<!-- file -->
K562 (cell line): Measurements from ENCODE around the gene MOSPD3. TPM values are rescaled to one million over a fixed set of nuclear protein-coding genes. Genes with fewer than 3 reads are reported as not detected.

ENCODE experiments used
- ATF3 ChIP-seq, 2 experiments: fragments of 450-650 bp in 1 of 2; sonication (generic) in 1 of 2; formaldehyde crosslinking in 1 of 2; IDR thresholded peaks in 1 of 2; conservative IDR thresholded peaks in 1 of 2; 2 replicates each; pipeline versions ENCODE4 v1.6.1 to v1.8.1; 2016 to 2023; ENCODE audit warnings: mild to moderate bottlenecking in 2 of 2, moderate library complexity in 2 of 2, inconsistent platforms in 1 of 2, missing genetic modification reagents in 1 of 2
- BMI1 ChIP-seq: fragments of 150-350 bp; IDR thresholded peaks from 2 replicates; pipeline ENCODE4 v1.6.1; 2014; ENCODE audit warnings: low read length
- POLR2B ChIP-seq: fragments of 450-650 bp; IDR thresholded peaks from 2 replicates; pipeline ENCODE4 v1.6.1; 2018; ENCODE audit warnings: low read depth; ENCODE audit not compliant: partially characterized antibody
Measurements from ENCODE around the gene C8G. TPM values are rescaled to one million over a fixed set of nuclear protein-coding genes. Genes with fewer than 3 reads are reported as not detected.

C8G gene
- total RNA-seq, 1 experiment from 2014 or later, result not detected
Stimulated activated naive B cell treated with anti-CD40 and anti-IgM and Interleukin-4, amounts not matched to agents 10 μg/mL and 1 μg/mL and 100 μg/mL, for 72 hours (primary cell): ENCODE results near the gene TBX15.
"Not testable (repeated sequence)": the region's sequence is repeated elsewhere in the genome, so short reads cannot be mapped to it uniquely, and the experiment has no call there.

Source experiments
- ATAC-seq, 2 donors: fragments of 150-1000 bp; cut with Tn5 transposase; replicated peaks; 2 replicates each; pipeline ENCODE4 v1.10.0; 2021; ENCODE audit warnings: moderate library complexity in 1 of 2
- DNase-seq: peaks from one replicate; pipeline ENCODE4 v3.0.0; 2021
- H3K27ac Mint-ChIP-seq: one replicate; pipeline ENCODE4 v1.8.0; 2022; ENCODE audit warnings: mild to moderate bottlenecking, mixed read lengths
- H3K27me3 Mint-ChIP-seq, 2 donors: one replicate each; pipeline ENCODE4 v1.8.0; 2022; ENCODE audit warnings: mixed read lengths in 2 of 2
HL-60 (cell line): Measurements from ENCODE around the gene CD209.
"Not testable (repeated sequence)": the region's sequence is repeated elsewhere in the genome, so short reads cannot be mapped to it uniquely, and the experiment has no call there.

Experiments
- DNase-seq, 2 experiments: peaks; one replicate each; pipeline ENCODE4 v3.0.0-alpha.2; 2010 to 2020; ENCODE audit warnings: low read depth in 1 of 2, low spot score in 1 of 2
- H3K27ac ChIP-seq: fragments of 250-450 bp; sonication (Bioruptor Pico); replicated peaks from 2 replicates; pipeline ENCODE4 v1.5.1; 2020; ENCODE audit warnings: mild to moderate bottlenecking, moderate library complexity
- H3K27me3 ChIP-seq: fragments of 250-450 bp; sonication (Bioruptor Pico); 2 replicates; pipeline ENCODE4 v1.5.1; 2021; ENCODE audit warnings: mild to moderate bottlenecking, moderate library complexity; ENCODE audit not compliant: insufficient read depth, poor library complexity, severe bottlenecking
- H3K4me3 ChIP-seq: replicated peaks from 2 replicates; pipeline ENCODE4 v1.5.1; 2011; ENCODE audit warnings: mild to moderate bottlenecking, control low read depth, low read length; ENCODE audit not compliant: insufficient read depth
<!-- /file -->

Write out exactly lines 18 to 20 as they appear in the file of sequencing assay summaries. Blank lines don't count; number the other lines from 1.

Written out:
Experiments
- DNase-seq, 2 experiments: peaks; one replicate each; pipeline ENCODE4 v3.0.0-alpha.2; 2010 to 2020; ENCODE audit warnings: low read depth in 1 of 2, low spot score in 1 of 2
- H3K27ac ChIP-seq: fragments of 250-450 bp; sonication (Bioruptor Pico); replicated peaks from 2 replicates; pipeline ENCODE4 v1.5.1; 2020; ENCODE audit warnings: mild to moderate bottlenecking, moderate library complexity